The number of monkeypox cases recorded in countries previously unaffected by the virus has climbed to over 1,000 since May, World Health Organization (WHO) chief, Tedros Adhanom Ghebreyesus said in Geneva on Wednesday.

The number of infections recorded in Germany rose to 113 on Wednesday, a sharp rise from Tuesday when the number of cases stood at 80. The figures were published by the national disease control agency, the Robert Koch Institute, which said that so far all cases in Germany had been detected in men.

The UK Health Security Agency announced additional cases of monkeypox had been detected in both England and Scotland, bringing the combined British total to 321 as of Tuesday.

Meanwhile, Greece reported its first case of monkeypox in a man who had recently flown to Greece from Portugal, according to a report by state media citing Greek health officials.

According to the WHO, it is not clear whether a monkeypox infection results in lifelong immunity. Cases of reinfection after recovery have been recorded in Africa, according to monkeypox expert Rosamund Lewis.

While individual infections had been reported in women, Lewis said, so far the majority of cases involve men who have sex with men. Those affected should isolate themselves if they display symptoms and avoid contact with others, Lewis stressed.

The virus is usually transmitted through physical contact.

The smallpox vaccine is known to be effective against monkeypox, as it belongs to the same family of viruses. Many countries have stockpiled smallpox vaccines to guard against a potential new outbreak of the disease, the last recorded case of which was in 1979.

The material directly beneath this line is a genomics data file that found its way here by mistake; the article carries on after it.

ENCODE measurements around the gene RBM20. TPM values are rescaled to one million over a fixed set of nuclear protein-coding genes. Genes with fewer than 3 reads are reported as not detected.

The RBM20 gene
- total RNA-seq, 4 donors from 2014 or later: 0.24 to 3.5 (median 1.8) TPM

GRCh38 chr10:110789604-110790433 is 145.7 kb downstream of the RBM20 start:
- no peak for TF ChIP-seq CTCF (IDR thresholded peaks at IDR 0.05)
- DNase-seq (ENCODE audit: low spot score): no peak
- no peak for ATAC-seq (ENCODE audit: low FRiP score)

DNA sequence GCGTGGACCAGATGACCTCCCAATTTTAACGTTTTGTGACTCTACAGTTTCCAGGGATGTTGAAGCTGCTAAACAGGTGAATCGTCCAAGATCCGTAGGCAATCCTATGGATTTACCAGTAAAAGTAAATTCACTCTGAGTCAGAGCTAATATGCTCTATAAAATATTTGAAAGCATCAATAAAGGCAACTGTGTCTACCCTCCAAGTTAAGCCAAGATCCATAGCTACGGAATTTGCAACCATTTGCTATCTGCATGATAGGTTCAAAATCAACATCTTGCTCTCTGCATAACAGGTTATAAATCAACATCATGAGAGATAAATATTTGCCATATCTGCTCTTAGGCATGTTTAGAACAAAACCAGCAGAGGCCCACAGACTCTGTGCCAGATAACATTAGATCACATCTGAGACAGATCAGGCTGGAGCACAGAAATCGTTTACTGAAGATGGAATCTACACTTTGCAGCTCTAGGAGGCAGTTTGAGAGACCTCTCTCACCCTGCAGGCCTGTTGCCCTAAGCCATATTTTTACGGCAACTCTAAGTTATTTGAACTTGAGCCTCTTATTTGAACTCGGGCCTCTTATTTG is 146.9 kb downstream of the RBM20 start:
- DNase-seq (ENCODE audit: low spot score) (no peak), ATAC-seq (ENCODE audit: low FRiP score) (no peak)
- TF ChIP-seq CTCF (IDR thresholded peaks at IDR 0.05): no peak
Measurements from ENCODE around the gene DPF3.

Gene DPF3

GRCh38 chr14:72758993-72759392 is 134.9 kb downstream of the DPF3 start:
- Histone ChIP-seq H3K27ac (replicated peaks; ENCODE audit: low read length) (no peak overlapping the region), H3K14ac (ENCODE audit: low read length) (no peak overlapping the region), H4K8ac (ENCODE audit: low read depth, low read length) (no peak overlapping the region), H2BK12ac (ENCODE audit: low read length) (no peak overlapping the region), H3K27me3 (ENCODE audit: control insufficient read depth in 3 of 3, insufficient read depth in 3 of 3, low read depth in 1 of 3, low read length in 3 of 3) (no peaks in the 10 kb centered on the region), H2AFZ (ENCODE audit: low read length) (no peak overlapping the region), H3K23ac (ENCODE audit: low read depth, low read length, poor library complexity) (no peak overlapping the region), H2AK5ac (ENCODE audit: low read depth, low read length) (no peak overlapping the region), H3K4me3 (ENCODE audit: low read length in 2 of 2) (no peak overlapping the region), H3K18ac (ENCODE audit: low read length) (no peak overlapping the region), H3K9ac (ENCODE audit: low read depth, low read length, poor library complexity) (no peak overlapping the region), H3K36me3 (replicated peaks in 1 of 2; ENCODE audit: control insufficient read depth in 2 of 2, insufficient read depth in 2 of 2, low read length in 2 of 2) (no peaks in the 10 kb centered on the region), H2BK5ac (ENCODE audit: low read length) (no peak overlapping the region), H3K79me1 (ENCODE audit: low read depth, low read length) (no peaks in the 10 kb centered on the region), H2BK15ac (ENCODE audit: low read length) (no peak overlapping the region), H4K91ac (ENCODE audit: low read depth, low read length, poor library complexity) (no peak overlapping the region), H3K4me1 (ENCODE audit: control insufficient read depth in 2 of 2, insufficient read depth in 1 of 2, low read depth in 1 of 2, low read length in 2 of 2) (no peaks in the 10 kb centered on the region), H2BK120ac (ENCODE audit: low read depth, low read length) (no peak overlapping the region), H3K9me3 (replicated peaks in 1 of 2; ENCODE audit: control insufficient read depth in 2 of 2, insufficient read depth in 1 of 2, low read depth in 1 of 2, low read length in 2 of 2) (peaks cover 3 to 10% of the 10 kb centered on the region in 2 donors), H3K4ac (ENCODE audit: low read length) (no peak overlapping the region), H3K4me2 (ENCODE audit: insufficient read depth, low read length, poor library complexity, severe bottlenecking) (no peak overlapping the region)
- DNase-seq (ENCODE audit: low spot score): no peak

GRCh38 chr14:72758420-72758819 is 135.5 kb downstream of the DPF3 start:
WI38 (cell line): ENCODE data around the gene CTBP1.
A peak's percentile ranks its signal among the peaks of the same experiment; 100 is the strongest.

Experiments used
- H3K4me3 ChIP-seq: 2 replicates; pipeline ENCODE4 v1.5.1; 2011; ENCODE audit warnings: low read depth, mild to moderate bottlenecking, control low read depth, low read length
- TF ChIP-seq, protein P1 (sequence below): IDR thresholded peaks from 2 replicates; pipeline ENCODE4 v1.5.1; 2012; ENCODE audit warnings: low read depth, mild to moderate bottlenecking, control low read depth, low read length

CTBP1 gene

The WHO is currently assessing how much smallpox vaccine is available worldwide.

The organization believes that there is enough vaccine to contain the current monkeypox outbreak. More vaccine would be needed, however, if the number of cases were to rise sharply, WHO expert Sylvie Briand said. The WHO is in discussion with vaccine manufacturers about their capacity to produce more, even though monkeypox is considered less severe than smallpox.

Tedros recalled that the first case of monkeypox was detected in a human in 1970 in the present-day Democratic Republic of Congo. More than 1,400 people have been infected since the beginning of the year and 66 people in Africa had died, he said.

“This virus has been circulating and killing in Africa for decades,” Tedros said. “It is an unfortunate reflection of the world we live in is that the international community is only now paying attention to monkeypox because it has appeared in high-income countries.”